There are many nations around the world with bragging rights to miles of pristine white coral sand and balmy turquoise seas but few can take it to the same level as the Maldives. Its 1,200 islands are spread out over 26 coral atolls; the combined land of all the islands is little more than 100 square miles. That means you are rarely more than a few steps from the beach. Many of the villas are actually built on stilts out over the water, so you may actually have to walk onshore in order to get to the beach. Besides curling your toes in the sand, many people come here to sample the Maldives enviable world-class dive spots. Others simply snorkel among the endless coral reefs. There are so many coral atolls here that our English word derives from the Maldivian name atholhu.
Serving an eclectic menu that ranges from beef stroganoff to fish curry to pizza, this restaurant not only offers unbeatable prices for its great food, but—being built on a waterside jetty beside the ferry terminal—it also offers tremendous seaside views. Granted, part of that view is the airport on the neighboring island, but time your visit right and a glorious tropical sunset is yours at no additional cost.
In order to dine at this waterside Lebanese/Moroccan restaurant, you'll need to be staying at the amazing Four Seasons Resort Maldives at Landaa Giraavaru. And if that's the case, you probably won't bat an eye at the pricelist. The rooftop restaurant is built out over the water and has amazing sunset views to complement the couscous with marinated lamb chops or falafel. Conjuring up images of 1001 Arabian Nights, there is a more down-to-earth hookah lounge on the ground floor.
Sala Thai Restaurant
Said to be the best Thai restaurant in the Maldives (though for balance we should point out it doesn't have many rivals) this place secures its authentic status by having fresh ingredients flown in from Thailand on a regular basis. The décor is more Bangkok than Malé—all the better to enjoy spicy red beef curry or delicious phad thai noodles.
This simple and laid back central Malé restaurant gives visitors a chance to enjoy a range of affordable dishes, from couscous to hamburgers, in a relaxed and informal dining atmosphere. As the name hints, there is often live music provided by local Maldivian groups, although—as the name slightly misleads—it covers all genres and styles and is not restricted to jazz.
This dining complex in the Anantara Kihavah Villas resort is actually four restaurants in one. Sky is a rooftop bar perfect for sunset cocktails; it serves succulent meat kababs. Salt offers a range of fish and meat dishes served on salt blocks to add depth of flavor. Fire is a Teppanyaki lounge where Japanese chefs theatrically prepared dishes before your eyes. But the real showstopper is Sea, an extraordinary and romantic underwater cellar–restaurant with panoramic glass windows where parades of colorful tropical fish glide past as you dine on gourmet creations.
You don't need to take a PADI dive course in order to enjoy the amazing underwater scenery of the Maldives. Most resort islands have coral reefs that are sufficiently close to the shore and shallow enough for you to paddle across them in snorkel and mask. You may not experience swimming with Manta Rays or some of the other offshore dive wonders, but balance this with the knowledge that the shallower reefs are altogether more colorful and intense as they are flooded with more tropical sunlight.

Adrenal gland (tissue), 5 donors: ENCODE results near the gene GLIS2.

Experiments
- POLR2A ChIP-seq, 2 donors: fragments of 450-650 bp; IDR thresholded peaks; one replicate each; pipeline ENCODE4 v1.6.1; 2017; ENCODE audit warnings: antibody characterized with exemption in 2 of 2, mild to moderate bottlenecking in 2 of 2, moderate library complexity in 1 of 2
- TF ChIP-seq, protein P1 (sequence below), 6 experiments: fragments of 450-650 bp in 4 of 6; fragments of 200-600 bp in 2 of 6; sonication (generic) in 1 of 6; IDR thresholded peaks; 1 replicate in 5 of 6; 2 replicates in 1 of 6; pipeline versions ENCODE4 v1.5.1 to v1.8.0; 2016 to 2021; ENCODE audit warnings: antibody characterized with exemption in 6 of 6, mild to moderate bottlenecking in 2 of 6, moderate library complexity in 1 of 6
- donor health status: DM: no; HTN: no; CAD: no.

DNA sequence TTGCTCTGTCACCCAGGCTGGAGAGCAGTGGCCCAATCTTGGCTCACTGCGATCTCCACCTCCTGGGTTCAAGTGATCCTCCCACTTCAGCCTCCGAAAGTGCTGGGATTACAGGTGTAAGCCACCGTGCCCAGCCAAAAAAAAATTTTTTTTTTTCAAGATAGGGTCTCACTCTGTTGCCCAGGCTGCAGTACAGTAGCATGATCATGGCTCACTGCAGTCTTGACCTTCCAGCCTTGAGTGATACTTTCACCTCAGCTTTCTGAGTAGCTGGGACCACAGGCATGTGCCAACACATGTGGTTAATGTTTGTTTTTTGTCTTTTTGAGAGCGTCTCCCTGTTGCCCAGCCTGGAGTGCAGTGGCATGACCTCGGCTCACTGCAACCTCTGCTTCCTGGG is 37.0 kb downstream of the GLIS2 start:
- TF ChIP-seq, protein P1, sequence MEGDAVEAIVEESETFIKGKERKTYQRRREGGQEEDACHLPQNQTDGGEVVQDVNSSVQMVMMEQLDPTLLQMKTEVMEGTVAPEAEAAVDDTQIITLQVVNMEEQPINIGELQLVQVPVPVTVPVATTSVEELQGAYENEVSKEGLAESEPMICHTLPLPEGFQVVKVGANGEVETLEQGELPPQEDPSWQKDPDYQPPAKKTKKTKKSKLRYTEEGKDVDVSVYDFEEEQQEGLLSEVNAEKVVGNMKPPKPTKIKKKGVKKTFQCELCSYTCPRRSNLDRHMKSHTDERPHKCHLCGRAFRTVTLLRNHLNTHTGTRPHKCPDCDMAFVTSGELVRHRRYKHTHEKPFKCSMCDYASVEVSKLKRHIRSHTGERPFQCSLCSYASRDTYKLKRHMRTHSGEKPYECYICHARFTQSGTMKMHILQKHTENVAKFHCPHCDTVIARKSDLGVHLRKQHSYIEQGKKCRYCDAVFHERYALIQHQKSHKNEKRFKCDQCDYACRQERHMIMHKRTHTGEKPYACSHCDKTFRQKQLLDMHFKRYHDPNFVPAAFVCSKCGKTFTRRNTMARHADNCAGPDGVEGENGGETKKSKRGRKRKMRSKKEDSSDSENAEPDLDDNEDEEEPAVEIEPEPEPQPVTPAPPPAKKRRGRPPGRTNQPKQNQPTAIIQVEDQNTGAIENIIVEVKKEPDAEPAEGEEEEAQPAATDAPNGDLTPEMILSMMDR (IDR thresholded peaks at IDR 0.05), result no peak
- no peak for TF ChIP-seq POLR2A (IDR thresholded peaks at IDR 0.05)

One of the major reasons many people come to the Maldives is to experience some of the world's best diving. Crystal clear tropical waters, colorful reefs laden with exotic fish species, and occasional wrecks all add to the allure. Most resort islands run dive courses for the uninitiated and will organise trips to nearby dive sites. The costs of these can run into the hundreds of dollars. Live-aboard boat excursions are a cheaper option to staying at luxury resorts and they also give access to more varied dive sites. These boats can go for as little as $175 per person per day, including dives, meals, and accommodation, though you will sacrifice some comfort at the lower end of the rate scale. Check out the website below for more info on this type of trip.
The Sultan Park and impressive whitewashed villa housing this museum are perhaps more impressive than the collection within, but if you are in Malé it's worth spending a little time perusing the quirkily eclectic contents that tell the story of this miniscule island nation. The display rooms contain model boats, ceremonial thrones, and items dating back to pre-Islamic days, although some Buddha statues from this early period had to be removed when they were attacked and damaged by Muslim extremists in early 2012.
Hukuru Miskiiy (Old Friday Mosque)
The oldest mosque in the Maldives, Hukuru Miskiiy dates from the late 1650s and was built on the foundations of an earlier temple. The strangely shaped squat minaret in front, which resembles a giant wedding cake, was added during the 1670s. At first glance the mosque looks a bit rough (it has a corrugated iron roof to protect it from the elements) but closer inspection of the white coral walls will reveal some lovely carved patterns. You are welcome to go inside—the interior is justly famous for its woodcarvings and lacquer work—but it is still used for prayer so dress respectfully, as you would when entering any religious building.
For every one person who comes to the Maldives to dive, there may be five who come simply to relax, unwind, and enjoy the coastal scenery. The beaches surrounding the resort islands are superb. There is, after all, a reason they chose to put your resort here. Every beach has fine, brilliantly white coral sand, coconut palm fringes, and warm, turquoise, tropical seas.